Hyde Park Theatre's artistic director Ken Webster has been a fan of playwright Annie Baker for many years; since 2010, he's staged three of her works at Hyde Park. This summer, he's tackling a fourth: the Pulitzer Prizer winning The Flick.
The play fits the Hyde Park mold well. It's got a small cast, primarily focusing on three characters. It's a pretty recent work, having won that Pulitzer in 2014. And it walks the narrow path between funny and sad, which is a path that Webster and the crew at Hyde Park are adept at walking.
Webster says The Flick is more about the characters themselves than about an intricate plot. "There's a couple of major plot points, but it's kind of just a slice of life."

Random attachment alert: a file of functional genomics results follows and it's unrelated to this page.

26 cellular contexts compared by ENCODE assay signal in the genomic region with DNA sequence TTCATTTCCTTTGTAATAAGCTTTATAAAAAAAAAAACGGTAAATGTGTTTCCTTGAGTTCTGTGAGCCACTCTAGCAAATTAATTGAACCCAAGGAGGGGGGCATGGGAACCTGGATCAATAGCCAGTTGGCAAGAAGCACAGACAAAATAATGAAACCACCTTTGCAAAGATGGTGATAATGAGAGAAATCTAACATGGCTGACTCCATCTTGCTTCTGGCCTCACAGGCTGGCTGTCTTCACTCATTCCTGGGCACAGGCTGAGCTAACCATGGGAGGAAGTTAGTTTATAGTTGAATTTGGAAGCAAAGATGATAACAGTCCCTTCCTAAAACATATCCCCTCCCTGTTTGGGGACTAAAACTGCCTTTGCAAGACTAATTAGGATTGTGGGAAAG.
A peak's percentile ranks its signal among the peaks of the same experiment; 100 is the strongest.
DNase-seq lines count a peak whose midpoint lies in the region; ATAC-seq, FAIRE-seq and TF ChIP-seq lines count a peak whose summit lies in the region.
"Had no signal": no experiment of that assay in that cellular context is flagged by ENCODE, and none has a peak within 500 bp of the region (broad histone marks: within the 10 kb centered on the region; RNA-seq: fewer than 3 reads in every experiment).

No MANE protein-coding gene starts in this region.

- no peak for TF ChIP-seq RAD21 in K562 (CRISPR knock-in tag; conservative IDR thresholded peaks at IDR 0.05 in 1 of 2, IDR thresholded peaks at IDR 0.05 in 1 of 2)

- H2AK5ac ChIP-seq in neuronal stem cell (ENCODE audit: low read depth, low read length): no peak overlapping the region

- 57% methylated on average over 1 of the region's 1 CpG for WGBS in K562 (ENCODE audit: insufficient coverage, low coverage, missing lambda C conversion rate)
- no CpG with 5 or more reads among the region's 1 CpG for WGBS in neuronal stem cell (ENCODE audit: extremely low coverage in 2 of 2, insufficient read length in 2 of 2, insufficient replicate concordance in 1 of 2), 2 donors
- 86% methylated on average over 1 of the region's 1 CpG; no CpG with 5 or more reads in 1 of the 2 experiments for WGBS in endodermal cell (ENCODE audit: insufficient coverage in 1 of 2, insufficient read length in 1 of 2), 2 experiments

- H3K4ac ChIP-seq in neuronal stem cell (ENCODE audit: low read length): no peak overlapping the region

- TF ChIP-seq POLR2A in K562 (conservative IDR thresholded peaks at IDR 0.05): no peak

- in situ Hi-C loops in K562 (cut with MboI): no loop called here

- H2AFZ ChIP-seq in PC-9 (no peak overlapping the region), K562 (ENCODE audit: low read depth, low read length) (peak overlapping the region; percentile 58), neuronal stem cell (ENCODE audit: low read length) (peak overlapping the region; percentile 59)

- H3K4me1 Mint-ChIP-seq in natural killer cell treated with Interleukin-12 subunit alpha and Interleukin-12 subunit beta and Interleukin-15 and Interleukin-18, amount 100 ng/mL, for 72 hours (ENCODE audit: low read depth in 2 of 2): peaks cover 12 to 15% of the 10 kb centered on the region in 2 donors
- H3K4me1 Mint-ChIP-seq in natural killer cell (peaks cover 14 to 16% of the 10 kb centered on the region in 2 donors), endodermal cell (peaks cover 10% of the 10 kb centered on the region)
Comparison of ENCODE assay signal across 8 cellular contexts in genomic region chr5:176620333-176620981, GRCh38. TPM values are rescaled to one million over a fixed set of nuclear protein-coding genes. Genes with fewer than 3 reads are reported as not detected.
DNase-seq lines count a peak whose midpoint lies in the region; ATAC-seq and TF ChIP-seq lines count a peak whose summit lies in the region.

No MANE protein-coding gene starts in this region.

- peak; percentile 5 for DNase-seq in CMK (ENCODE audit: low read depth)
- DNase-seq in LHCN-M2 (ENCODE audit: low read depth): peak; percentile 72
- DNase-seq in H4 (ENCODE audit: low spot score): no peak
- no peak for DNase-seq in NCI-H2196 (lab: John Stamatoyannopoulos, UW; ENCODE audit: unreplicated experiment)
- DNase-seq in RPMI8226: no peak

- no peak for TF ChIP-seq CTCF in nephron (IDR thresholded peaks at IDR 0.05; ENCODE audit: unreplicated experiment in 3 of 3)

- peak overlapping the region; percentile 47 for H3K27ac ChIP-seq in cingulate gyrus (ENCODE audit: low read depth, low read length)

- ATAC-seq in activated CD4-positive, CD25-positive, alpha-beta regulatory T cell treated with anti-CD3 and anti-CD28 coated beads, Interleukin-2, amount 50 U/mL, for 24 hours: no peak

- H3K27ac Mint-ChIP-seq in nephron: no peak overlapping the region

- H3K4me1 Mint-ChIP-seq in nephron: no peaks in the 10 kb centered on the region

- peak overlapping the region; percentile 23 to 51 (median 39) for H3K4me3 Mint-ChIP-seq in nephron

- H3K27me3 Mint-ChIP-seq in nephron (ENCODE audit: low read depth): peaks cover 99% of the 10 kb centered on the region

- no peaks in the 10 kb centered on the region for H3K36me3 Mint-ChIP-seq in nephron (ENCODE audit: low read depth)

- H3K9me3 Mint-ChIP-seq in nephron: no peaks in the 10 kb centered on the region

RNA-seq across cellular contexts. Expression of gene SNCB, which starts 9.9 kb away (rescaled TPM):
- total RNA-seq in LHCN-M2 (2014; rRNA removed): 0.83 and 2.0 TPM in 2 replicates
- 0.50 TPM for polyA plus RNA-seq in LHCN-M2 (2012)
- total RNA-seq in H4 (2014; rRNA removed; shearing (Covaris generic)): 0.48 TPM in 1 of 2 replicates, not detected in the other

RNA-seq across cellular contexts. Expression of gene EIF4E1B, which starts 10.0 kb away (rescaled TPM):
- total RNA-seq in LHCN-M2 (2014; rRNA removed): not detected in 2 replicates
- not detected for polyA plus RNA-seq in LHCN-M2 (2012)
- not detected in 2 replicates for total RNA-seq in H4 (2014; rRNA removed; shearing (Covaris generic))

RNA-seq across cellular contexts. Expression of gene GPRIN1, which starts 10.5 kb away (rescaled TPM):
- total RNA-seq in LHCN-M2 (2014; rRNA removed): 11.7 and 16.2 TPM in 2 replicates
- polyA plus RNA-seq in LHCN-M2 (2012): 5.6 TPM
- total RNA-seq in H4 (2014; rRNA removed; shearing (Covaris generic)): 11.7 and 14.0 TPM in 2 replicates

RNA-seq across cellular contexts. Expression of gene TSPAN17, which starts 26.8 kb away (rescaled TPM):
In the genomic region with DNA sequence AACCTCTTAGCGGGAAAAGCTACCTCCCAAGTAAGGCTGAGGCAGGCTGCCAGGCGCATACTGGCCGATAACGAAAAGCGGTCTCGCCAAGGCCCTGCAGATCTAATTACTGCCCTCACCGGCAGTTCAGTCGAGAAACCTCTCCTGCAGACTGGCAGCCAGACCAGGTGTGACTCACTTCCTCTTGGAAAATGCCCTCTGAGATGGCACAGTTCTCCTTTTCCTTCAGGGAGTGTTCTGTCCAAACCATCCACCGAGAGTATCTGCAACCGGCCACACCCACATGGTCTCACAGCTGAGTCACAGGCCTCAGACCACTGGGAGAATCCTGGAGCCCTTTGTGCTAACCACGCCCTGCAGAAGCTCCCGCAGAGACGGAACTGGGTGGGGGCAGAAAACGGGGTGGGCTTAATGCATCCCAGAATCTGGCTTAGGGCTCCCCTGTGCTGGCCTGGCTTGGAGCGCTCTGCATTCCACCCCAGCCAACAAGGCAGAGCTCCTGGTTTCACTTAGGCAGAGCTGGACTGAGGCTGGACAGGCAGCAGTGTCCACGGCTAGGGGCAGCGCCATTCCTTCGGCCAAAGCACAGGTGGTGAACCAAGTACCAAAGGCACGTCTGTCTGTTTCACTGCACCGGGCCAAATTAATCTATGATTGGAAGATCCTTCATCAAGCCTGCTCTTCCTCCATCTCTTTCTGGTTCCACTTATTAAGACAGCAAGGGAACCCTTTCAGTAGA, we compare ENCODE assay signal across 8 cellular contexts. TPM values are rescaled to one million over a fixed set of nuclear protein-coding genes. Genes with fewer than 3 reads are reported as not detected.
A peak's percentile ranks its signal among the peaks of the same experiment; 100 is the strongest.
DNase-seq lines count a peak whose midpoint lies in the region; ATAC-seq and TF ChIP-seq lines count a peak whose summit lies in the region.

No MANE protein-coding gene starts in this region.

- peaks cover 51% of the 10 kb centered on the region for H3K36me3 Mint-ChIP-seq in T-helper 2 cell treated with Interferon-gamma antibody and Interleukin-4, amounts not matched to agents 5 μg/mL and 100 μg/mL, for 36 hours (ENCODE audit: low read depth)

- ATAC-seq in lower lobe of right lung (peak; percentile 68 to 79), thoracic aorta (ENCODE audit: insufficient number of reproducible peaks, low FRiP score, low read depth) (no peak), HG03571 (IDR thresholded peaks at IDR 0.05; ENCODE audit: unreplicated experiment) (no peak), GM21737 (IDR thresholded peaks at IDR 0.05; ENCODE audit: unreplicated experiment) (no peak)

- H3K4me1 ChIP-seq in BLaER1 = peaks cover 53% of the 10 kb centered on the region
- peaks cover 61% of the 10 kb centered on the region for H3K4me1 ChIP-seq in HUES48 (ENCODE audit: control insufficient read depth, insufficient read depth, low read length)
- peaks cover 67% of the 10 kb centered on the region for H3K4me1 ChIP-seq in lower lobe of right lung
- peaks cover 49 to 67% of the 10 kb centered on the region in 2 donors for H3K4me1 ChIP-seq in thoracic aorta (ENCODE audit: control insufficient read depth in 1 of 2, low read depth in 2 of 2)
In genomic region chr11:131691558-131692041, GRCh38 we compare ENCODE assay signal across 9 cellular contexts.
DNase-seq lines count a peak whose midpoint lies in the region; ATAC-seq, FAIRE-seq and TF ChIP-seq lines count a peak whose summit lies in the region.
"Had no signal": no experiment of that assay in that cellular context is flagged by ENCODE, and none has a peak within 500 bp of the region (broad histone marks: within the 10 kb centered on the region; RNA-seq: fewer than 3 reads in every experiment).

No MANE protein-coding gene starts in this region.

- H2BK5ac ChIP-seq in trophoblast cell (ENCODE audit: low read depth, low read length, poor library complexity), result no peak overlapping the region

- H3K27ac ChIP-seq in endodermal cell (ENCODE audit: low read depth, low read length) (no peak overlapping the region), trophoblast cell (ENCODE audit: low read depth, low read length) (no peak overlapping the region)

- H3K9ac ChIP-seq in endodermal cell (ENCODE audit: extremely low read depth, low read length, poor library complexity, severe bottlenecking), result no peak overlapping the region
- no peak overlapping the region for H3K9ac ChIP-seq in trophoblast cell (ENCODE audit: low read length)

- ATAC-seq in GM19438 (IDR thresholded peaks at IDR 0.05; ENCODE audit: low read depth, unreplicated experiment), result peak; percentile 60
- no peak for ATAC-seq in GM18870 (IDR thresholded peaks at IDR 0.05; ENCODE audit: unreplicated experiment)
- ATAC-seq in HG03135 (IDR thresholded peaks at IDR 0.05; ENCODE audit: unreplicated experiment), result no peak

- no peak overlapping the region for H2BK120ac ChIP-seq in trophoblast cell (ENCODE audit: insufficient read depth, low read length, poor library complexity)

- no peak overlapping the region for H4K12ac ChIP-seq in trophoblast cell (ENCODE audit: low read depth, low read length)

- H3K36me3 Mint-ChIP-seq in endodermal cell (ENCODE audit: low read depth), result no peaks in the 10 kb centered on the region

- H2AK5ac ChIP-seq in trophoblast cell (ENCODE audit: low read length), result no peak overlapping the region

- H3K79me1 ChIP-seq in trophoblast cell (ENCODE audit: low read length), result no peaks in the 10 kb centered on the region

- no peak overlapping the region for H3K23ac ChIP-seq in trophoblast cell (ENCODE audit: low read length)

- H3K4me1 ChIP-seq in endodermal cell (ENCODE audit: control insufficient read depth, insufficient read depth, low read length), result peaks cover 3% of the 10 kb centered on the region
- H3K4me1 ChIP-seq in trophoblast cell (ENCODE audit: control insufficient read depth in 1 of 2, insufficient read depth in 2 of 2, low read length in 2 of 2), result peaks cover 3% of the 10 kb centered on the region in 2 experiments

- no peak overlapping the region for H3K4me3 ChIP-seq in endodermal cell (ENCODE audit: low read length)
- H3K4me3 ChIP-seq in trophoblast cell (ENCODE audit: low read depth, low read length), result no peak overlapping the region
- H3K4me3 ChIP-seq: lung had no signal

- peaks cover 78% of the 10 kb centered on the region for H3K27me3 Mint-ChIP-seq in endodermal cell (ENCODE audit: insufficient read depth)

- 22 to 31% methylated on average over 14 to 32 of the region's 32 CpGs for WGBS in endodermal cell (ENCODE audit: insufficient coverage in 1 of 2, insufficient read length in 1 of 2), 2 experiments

Shanon Weaver plays Sam, who at 35 is the veteran of the group. "Sam, just like everybody in the play, is just a human being... living the life [he's] been given," Weaver says, "which is I think where Annie Baker's strong suit as a writer is."
As Rose, the theater's projectionist, Katie Kohler says she's worked to bring out some of her worst qualities to create the character. "She's the most secure insecure person ever," says Kohler. "She's all talk. She's all show."
The Flick is set just a few years ago at a rundown arthouse movie theater, and much of the action takes place in and between the seats and aisles as the workers clean the theater between screenings. To create that set, they've simply reversed the usual order of things at Hyde Park. "Our playing space for The Flick is going to be the audience for the Hyde Park Theatre and we've created seating on the stage," Webster says. "Our audience kind of looks like a rundown arthouse movie theater."